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 Bastiat and “Organized Plunder” 

March 10, 2005 
The other night a local talk-radio host, usually a polite conservative, was discussing whether American corporations should be allowed to “outsource” jobs. Read Joe's columns the day he writes them.But his good manners deserted him when a caller said, “As the nineteenth-century economist Frédéric Bastiat said, —”

The host cut him off right there: “I don’t want to hear some eighteenth-century [sic] economic theory.” He immediately went on to the next caller.

I was shocked. A conservative who’d never heard of Bastiat? Didn’t even know what century he’d lived in?

When I was a kid, there were a few books every young conservative read. These were little books by Barry Goldwater, Ayn Rand, Bill Buckley, Henry Hazlitt, and a handful of others. This small library nearly always included The Law, by Frédéric Bastiat.

I’ve told this story often, but there are golden moments an old man loves to recall. As LaRochefoucauld says, “How is it that we can remember the smallest details of our experiences, but not how many times we have recounted them to others?”

On a beautiful June day in 1965, when I was 19, I was sitting in my ancient Ford at a gas station in Michigan, across the street from my old high school. While my tank was filling, I was reading The Law.

I came upon a simple point that stunned me. Bastiat wrote, “Look at the law, and see whether it does for one citizen at the expense of another what it would be a crime for the first to do to the other himself.” If so, the law itself is criminal.

[Breaker quote: The simple truth we all ignore]At that very time, Lyndon Johnson was enacting Great Society programs that did just that. All his redistribution schemes, many of which are still with us, amounted to what Bastiat’s little book — a long pamphlet, really — called “organized plunder.” In Bastiat’s view, government was (or was fast becoming) a morbid system whereby “everybody seeks to live at the expense of everybody else.”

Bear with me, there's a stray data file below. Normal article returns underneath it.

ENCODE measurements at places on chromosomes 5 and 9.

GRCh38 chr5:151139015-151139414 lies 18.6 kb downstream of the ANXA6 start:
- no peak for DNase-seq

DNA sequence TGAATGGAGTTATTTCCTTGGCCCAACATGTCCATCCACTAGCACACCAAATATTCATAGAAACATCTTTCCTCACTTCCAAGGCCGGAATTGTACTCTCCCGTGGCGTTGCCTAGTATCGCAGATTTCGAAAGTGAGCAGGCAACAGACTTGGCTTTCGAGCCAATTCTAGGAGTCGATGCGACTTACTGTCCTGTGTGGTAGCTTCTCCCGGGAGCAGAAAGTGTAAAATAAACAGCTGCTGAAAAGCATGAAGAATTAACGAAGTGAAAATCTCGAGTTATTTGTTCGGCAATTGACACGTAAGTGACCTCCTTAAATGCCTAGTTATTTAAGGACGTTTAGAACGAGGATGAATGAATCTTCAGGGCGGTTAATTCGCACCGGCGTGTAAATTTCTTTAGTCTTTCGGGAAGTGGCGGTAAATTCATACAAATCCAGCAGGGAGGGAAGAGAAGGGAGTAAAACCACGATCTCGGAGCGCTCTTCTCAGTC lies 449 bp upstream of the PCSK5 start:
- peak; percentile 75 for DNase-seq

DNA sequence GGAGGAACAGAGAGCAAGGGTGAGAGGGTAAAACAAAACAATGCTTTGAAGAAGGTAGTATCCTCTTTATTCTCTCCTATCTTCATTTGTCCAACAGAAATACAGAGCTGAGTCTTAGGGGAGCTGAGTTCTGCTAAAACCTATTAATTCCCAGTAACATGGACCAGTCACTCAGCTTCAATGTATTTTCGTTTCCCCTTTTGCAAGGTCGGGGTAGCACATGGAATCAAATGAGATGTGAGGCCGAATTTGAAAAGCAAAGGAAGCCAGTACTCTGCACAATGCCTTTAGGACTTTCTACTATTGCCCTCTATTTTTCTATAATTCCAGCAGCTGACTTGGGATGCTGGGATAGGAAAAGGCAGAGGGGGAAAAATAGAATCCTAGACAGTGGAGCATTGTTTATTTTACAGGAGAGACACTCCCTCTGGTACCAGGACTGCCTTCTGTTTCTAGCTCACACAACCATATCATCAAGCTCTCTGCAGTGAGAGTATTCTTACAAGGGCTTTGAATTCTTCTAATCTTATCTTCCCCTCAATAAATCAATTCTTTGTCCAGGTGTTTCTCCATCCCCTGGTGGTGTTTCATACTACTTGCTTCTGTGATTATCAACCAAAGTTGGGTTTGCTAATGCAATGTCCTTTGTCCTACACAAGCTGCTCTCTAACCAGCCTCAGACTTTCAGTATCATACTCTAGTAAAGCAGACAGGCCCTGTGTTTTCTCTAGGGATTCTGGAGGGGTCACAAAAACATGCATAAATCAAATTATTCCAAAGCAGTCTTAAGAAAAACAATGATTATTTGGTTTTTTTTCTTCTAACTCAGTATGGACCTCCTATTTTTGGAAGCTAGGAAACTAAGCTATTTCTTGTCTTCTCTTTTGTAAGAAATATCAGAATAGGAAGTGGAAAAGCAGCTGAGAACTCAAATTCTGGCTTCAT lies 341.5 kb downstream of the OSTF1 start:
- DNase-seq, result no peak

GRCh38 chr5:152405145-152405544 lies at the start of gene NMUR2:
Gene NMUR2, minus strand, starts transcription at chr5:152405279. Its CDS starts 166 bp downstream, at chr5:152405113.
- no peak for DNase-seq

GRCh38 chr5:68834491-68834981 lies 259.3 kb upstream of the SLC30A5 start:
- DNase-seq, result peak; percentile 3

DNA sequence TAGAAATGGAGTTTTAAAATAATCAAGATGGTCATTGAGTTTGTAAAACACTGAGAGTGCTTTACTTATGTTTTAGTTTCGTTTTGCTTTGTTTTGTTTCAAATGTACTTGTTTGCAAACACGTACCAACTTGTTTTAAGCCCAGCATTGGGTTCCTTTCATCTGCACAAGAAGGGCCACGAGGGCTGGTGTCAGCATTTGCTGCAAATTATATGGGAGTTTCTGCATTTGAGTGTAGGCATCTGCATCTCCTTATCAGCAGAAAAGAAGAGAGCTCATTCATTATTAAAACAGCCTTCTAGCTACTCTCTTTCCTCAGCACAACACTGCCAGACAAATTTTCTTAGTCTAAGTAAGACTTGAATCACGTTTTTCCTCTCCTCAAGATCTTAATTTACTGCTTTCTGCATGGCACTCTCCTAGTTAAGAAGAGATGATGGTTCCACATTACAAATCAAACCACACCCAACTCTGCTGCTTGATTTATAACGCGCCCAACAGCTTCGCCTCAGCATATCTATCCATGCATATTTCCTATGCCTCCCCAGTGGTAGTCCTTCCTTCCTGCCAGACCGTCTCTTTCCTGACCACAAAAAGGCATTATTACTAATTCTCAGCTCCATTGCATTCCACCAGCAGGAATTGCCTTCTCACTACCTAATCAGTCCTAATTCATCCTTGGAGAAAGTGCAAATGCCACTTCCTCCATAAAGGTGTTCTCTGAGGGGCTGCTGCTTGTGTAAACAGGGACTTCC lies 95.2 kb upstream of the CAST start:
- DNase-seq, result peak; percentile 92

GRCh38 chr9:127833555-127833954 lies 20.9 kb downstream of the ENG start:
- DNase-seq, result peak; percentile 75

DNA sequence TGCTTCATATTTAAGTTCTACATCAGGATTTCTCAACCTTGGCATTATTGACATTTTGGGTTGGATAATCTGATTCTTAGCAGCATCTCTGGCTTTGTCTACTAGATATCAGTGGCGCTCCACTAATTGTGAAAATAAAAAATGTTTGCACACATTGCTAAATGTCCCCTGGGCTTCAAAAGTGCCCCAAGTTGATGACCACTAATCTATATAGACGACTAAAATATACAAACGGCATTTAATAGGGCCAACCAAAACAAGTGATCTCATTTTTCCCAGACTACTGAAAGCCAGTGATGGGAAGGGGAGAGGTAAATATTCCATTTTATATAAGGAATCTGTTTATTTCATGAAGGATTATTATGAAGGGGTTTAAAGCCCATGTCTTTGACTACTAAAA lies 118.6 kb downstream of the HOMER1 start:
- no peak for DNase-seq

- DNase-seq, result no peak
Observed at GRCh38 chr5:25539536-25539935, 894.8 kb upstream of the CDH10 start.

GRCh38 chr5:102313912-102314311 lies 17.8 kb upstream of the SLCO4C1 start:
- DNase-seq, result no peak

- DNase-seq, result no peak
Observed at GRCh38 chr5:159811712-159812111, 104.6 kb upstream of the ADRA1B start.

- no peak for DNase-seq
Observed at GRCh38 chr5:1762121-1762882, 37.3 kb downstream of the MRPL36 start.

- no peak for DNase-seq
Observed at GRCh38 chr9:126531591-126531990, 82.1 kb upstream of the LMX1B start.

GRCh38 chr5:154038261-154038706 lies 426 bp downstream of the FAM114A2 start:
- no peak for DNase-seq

If Bastiat had written nothing else, The Law would have been enough. Generations of liberty-loving readers have cherished it; yet most people today have never heard of it, or of Bastiat.

Bastiat (1801–1850) was a devout, reflective man who served briefly, and probably with mounting horror, in the French Assembly. In an age of corrupt democracy, he was a scrupulous old-fashioned liberal who believed that the state should be confined to very few functions, beyond which it became tyrannical. He lived just long enough to enunciate a few principles he had distilled, dying before age fifty.

Bastiat can hardly be said to have an “economic theory.” He merely applied the Golden Rule to politics. He insisted that there is no separate morality for the government. What is wrong for the rest of us is wrong for the state, however the state may try to disguise its criminality as benevolence. And if you allow the state to rob your neighbors on your behalf, don’t kid yourself: you’re criminal too.

One might think a truth so simple and unavoidable would be compelling in every age. But various ideologies — monarchic, Marxist, Machiavellian, democratic — ingeniously evade it. Men persuade themselves that the state is exempt from ordinary moral norms and has a special right to coerce, even to make war.

But the same principle applies. If you have no right to take others’ wealth, neither you nor a majority like you may delegate such a power to the government. If you have no right to kill foreigners who have done you no harm, you can’t delegate the power to do so to the government either. You can’t “delegate” a right that doesn’t exist in the first place.

Numbers can’t overrule principles, and complications don’t change axioms. No human authority can make right what is wrong in its essence. But the state tries to make us all accomplices in its crimes, and many people accept the invitation with gusto, believing they can profit by the system of “organized plunder” the way gamblers are confident that they can beat the house.

Some ideas take the world by storm. Bastiat’s ideas haven’t — not because they are too complex, but because they are too obvious. Unable to contradict them, the world goes on ignoring them.

Joseph Sobran

Copyright © 2005 by the Griffin Internet Syndicate,
a division of Griffin Communications
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